The subcellular location of activated CaMK-II provides additional insight into its role. P-CaMK-II is found associated with apical and basolateral cell surfaces and in intracellular clusters throughout the pronephros (Fig. 3C-E, arrowheads). Such activated CaMK-II clusters were previously reported in cells surrounding the KV (Francescatto et al., 2010) and have also been observed in brain tissue (Hudmon et al., 2005). P-CaMK-II is preferentially apical in proximal and distal ducts and more evenly distributed between apical and basolateral surfaces in the cloaca, colocalizing with plasma membranes in transgenic (CAAX:GFP) embryos (Fig. 3F-H). P-CaMK-II is found uniformly along the length of cloacal cilia (Fig. 3I-K), but is undetectable in ductal cilia in the same embryos (Fig. 3D), identifying the short (∼3 μm) cloacal primary cilia as unique with respect to CaMK-II activation. Activated CaMK-II colocalizes with the α1 subunit of Na+/K+-ATPase, a marker for transporting epithelium (Liu et al., 2007), in basolateral focal sections (Fig. 3L-N), but is not exclusive to these cells.
Suppression of γ1 CaMK-II induces pronephric cyst formation
Although CaMK-II is encoded by four genes in mice and humans (Camk2a, -2b, -2g, -2d), it is encoded by seven transcriptionally active genes (camk2a, -2b1, -2b2, -2g1, -2g2, -2d1, -2d2) in zebrafish to generate over two dozen splice variants (Rothschild et al., 2009; Rothschild et al., 2007). Only γ1 CaMK-II was identified in the zebrafish kidney by using RT-PCR of isolated kidney cells or tissue (see Fig. S1A in the supplementary material). The γ1 CaMK-II splice variants expressed in the kidney (γ1C and γ1F) are putative cytosolic variants as previously described (Rothschild et al., 2009; Rothschild et al., 2007). Whole-mount in situ hybridization detected transcripts of the camk2g1 gene throughout the kidney all the way through to the cloaca (see Fig. S1B, arrow in the supplementary material) and in pronephric duct cells when counterstained with the acetylated tubulin antibody (see Fig. S1C in the supplementary material) or the pax2 probe (see Fig. S1D-F in the supplementary material).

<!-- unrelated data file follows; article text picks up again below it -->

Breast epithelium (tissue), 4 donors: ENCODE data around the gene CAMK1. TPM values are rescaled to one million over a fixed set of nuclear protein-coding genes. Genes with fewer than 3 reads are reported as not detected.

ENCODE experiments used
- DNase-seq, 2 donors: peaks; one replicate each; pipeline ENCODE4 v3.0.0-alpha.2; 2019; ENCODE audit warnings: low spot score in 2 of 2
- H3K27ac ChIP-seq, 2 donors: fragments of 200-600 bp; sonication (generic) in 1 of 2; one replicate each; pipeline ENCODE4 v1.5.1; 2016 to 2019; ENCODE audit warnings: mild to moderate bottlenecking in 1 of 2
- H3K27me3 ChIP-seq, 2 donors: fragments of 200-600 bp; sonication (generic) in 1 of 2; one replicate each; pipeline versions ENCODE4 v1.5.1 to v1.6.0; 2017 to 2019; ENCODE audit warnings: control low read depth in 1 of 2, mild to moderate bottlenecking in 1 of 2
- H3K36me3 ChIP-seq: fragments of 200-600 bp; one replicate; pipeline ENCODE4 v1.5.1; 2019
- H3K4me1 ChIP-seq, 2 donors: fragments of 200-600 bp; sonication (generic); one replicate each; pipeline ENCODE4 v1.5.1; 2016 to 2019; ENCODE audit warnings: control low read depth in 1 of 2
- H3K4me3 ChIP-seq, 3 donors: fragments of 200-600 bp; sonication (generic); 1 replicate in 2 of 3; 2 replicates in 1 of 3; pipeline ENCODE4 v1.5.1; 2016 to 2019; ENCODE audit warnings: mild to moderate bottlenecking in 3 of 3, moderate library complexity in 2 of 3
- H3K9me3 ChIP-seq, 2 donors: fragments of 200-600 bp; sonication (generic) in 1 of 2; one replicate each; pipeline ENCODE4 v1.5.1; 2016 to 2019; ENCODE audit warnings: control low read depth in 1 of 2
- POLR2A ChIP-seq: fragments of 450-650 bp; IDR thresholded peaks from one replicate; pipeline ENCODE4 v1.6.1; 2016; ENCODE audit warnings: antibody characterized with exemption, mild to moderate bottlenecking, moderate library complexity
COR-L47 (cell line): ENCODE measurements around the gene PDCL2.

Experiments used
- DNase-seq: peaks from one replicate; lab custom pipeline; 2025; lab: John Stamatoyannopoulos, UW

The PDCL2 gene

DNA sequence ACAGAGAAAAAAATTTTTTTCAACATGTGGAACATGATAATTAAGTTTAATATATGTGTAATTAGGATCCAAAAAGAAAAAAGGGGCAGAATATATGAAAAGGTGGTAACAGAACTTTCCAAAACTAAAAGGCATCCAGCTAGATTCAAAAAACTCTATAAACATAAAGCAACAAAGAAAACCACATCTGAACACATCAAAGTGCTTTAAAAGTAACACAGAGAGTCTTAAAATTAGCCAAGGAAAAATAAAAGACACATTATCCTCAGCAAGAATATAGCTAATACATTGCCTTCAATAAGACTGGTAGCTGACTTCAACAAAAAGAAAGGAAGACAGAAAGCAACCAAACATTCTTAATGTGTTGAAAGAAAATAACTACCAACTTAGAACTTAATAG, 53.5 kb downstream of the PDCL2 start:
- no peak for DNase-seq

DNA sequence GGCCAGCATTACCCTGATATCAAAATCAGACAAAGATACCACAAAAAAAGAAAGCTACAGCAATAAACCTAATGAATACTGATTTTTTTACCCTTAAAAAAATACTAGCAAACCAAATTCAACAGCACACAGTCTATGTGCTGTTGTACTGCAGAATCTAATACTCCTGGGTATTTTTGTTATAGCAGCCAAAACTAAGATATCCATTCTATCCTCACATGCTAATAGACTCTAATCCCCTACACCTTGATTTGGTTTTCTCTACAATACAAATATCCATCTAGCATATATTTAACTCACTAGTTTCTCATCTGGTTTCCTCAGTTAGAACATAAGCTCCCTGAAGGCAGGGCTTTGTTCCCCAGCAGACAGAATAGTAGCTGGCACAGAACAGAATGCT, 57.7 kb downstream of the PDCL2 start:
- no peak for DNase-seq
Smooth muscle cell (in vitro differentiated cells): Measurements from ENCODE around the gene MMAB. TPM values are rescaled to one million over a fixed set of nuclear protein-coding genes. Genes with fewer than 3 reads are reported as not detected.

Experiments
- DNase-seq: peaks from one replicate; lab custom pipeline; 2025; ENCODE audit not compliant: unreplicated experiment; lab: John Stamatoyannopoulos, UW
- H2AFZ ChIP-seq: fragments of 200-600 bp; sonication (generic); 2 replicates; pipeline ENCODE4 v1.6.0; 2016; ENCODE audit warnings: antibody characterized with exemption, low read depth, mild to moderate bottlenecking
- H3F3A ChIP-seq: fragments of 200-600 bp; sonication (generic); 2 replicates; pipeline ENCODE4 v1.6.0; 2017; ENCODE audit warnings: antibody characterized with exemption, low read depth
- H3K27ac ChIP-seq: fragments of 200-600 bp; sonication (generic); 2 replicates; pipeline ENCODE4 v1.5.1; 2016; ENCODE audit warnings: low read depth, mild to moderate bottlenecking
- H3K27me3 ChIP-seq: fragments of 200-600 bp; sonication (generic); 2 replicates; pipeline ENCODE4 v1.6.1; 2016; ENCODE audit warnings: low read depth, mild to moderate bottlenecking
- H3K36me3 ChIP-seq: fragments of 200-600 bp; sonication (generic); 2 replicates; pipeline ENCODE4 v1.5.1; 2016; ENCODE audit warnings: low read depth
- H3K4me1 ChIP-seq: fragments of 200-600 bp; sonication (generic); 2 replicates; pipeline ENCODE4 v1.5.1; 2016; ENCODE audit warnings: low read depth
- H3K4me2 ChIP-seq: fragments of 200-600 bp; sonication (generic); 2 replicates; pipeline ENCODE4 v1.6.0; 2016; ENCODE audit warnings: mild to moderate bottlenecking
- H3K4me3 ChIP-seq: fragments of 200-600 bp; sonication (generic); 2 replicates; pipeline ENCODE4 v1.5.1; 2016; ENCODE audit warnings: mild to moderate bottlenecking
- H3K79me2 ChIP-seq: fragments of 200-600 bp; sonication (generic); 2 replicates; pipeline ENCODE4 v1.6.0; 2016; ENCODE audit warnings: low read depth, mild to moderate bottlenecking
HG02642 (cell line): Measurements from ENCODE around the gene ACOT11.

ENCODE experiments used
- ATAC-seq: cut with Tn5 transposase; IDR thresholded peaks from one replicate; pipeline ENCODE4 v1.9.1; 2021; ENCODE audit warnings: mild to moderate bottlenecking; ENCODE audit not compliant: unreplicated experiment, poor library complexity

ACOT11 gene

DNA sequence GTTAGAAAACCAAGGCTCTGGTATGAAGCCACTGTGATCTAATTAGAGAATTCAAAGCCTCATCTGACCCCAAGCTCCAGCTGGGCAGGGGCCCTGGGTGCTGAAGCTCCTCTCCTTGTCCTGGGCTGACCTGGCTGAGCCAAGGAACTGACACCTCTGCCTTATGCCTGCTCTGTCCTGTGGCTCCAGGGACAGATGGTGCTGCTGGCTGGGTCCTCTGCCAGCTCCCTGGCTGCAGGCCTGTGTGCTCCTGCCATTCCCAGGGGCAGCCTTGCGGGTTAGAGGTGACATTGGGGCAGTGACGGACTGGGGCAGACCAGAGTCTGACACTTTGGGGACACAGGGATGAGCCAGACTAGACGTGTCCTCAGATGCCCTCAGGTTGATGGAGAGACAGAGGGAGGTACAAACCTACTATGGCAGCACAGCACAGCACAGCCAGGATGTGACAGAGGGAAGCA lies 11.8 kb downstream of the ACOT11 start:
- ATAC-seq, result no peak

Furthermore, using previously validated gene-specific translation-blocking antisense MOs (Francescatto et al., 2010; Rothschild et al., 2009), only γ1 CaMK-II suppression interfered with pronephros development. This MO would suppress the expression of all γ1 splice variants. In particular, the injection of the camk2g1 MO (1 ng) induced hydrocephaly and pronephric cysts, and destabilized cloacal cilia (Figs 4, 5). Hydrocephaly was observed as early as 48 hpf (Fig. 4B, arrow) and became more pronounced over time. Bilateral pronephric cysts were detected at the third somite, just posterior to the pectoral fins (Fig. 4D, arrow and inset) in whole embryos and in cross sections adjacent to the glomerulus (Fig. 4F, asterisks). Renal filtration assays (Fig. 4G-J) confirmed kidney defects in camk2g1 morphants due to the persistence of Rhodamine-dextran (Fig. 4J) after pericardial injection.
Suppression of γ1 CaMK-II blocks anterior kidney convolution
Pronephric cysts have been correlated with defects in the collective anterior-directed migration of pronephric cells that form the convoluted proximal segment (Vasilyev et al., 2009). The hook-like convolution in the anterior region of the pronephros (Fig. 5A,C) is absent in camk2g1 morphants (Fig. 5B,D). At 72 hpf, 87% of camk2g1 morphant embryos (n=168) lacked the convolution. Defective convolution can be quantified by measuring the distance from the posterior edge of the ear to the anterior pronephric duct at 72 hpf (Vasilyev et al., 2009). MO suppression of camk2g1 increased this distance from 140 μm in control embryos to 490 μm in morphant embryos (Fig. 5E).